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17 of 17 people found the following review helpful
4.0 out of 5 stars blood-boiling, April 22, 2010
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This book provides a close up and extremely hard-hitting look at how reckless management, greed and out-right stupidity made it possible for the large investment banks on wall street to bring out economy to the brink of destruction. Nomi Prins does clearly has the personal history and knowledge to back up her belief that before this "economic down-turn" is over more that $13 TRILLION of wealth will be transferred from the tax-payers to the very same firms that knowingly inflated this bubble, packaged up bad loans with ridiculously high default rates into shiny new pieces of paper lovingly stamped AAA by the ratings agency, created a demand for them and then shorted them on the quick. It describes how virtually all government regulation was systematically dismantled by their puppets in DC.

It seems like the book was written to elicit a specific response from the readers...rage. The author does not pull any punches and does a very nice job of boiling down complex... Read more
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10 of 11 people found the following review helpful
5.0 out of 5 stars Blunt is Right; Blunt Works; Blunt Clarifies, January 12, 2012
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Edwin C. Pauzer (New York City) - See all my reviews
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This review is from: It Takes a Pillage: An Epic Tale of Power, Deceit, and Untold Trillions (Paperback)
Blunt. Blunt is the singular word that comes to mind for a description of author Nomi Prins and her book, "It takes a Pillage." Good title. Franklin Delano Roosevelt thought "it takes a thief" to regulate Wall Street, so he picked a thief to institute regulations for it. Maybe it takes a former investment banker and managing director, one who's been behind the polished mahogany doors of Wall Street to tell us what's going on there and what do they mean when their lips move. If you take that "insider's information" and mix it with blunt, you get a bucket of cold honesty resonating in your ears that should scare you into insolvency.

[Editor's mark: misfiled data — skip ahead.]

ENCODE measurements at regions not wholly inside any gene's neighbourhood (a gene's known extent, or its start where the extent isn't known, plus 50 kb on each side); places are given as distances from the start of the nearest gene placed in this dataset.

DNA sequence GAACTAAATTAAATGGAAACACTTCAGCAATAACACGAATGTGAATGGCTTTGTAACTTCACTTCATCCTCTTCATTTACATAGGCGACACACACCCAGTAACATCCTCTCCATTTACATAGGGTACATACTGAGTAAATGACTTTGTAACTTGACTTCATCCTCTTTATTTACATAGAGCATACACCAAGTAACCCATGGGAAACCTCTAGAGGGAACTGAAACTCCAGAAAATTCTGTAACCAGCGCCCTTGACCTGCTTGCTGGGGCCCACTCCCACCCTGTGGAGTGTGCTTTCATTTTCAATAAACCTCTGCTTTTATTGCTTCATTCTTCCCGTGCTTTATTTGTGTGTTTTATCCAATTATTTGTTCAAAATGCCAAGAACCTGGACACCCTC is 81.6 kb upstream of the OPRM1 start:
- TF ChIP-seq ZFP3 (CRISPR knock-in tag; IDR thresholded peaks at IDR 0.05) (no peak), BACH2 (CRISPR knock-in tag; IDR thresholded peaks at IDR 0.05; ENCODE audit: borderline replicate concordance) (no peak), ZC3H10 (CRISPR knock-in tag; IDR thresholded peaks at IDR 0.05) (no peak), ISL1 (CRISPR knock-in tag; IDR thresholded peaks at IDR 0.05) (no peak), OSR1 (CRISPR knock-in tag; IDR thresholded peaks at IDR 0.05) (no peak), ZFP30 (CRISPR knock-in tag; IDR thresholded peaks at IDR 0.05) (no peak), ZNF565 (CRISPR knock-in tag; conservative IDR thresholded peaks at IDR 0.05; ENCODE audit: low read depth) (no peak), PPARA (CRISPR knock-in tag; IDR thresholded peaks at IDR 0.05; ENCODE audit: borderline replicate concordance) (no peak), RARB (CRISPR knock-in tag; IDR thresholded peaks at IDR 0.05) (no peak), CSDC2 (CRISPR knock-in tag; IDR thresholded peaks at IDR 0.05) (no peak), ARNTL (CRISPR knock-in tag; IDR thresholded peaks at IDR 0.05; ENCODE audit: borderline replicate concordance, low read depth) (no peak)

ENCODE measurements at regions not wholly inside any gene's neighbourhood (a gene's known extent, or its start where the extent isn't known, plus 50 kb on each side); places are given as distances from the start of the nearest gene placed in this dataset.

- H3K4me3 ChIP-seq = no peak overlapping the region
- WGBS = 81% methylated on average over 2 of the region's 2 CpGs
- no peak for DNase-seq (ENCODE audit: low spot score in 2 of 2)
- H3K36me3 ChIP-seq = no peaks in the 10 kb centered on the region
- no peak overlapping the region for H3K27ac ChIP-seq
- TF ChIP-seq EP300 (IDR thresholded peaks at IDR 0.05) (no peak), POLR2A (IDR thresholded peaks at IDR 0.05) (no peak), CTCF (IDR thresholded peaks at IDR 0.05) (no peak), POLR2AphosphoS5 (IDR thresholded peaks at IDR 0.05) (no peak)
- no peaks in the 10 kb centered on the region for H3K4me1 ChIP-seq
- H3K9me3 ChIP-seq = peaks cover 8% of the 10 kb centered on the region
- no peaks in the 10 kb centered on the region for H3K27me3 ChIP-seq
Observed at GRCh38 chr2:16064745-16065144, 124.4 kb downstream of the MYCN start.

There were many players in the Recession of 2007, what Prins refers to as the 2nd Great Depression. There were presidents and successive Congresses that allowed regulations to be relaxed to the point of uselessness. There were regulation agencies and regulators that didn't regulate, in part from apathy and because the banks hired lobbyists who... Read more
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5 of 5 people found the following review helpful
5.0 out of 5 stars Insider View of the Debt Crisis, May 28, 2011
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This review is from: It Takes a Pillage: An Epic Tale of Power, Deceit, and Untold Trillions (Paperback)
Nomi Prins appears to be an activist of the Naomi Klein type but her book "It Takes a Pillage" is far more rewarding than Klein's "No Logo".

Whereas Klein fashionably follows her political line (e.g. in ignoring the fact that Chinese manufacturing has lifted 400 million+ Chinese out of poverty), Prins approaches the subject of Wall Street involvement in the credit crisis in a much more open minded way. Perhaps she is rather light on what the consequences would have been of a non-bailout, or the extent to which property speculators stoked the demand for credit, but she explains very clearly the way in which middle America was robbed (indebted) by a group of Wall Street - Washington insiders.

In admirably researched detail she shows how Wall Street found a way to make enormous profits in the first years of the new millennium by misusing free market liberal arguments to demolish the legal barrier separating commercial and investment banking (Glass Steagall Act 1933)... Read more
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